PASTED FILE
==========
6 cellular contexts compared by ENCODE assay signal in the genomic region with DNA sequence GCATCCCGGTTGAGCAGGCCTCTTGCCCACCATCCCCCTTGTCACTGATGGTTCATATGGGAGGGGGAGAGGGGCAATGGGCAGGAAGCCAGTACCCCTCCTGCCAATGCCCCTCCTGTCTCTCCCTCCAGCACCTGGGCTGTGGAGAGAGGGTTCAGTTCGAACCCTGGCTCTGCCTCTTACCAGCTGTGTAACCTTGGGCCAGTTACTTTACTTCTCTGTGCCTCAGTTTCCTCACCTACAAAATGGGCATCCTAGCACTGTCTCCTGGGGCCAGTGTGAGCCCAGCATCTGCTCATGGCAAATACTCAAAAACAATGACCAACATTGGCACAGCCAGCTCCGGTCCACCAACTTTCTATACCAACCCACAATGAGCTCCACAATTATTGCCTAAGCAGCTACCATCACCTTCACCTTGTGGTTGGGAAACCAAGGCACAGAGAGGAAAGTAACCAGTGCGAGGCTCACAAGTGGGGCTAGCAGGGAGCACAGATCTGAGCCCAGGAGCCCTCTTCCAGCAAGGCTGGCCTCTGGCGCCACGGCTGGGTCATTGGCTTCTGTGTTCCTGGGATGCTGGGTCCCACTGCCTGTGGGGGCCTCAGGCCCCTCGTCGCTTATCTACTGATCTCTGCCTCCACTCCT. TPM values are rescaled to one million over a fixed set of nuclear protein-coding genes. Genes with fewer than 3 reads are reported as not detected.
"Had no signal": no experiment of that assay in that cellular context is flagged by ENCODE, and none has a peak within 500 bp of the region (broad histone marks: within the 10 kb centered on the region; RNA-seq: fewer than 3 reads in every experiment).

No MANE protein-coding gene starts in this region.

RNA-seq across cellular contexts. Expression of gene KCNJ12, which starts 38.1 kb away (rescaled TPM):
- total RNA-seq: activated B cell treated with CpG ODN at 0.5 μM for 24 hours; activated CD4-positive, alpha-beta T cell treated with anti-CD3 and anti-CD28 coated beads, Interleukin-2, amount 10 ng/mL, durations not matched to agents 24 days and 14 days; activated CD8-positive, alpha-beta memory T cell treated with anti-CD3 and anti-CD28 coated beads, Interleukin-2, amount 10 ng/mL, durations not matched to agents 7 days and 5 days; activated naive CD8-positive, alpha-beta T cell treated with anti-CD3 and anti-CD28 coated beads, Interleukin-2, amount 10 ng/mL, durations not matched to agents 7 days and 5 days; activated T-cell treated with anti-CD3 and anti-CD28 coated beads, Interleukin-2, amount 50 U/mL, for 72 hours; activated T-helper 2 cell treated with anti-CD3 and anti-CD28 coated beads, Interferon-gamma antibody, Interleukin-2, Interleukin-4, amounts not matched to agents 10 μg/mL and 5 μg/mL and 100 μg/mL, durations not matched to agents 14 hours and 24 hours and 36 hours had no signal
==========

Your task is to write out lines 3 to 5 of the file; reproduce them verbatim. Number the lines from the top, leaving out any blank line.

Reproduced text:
No MANE protein-coding gene starts in this region.

RNA-seq across cellular contexts. Expression of gene KCNJ12, which starts 38.1 kb away (rescaled TPM):
- total RNA-seq: activated B cell treated with CpG ODN at 0.5 μM for 24 hours; activated CD4-positive, alpha-beta T cell treated with anti-CD3 and anti-CD28 coated beads, Interleukin-2, amount 10 ng/mL, durations not matched to agents 24 days and 14 days; activated CD8-positive, alpha-beta memory T cell treated with anti-CD3 and anti-CD28 coated beads, Interleukin-2, amount 10 ng/mL, durations not matched to agents 7 days and 5 days; activated naive CD8-positive, alpha-beta T cell treated with anti-CD3 and anti-CD28 coated beads, Interleukin-2, amount 10 ng/mL, durations not matched to agents 7 days and 5 days; activated T-cell treated with anti-CD3 and anti-CD28 coated beads, Interleukin-2, amount 50 U/mL, for 72 hours; activated T-helper 2 cell treated with anti-CD3 and anti-CD28 coated beads, Interferon-gamma antibody, Interleukin-2, Interleukin-4, amounts not matched to agents 10 μg/mL and 5 μg/mL and 100 μg/mL, durations not matched to agents 14 hours and 24 hours and 36 hours had no signal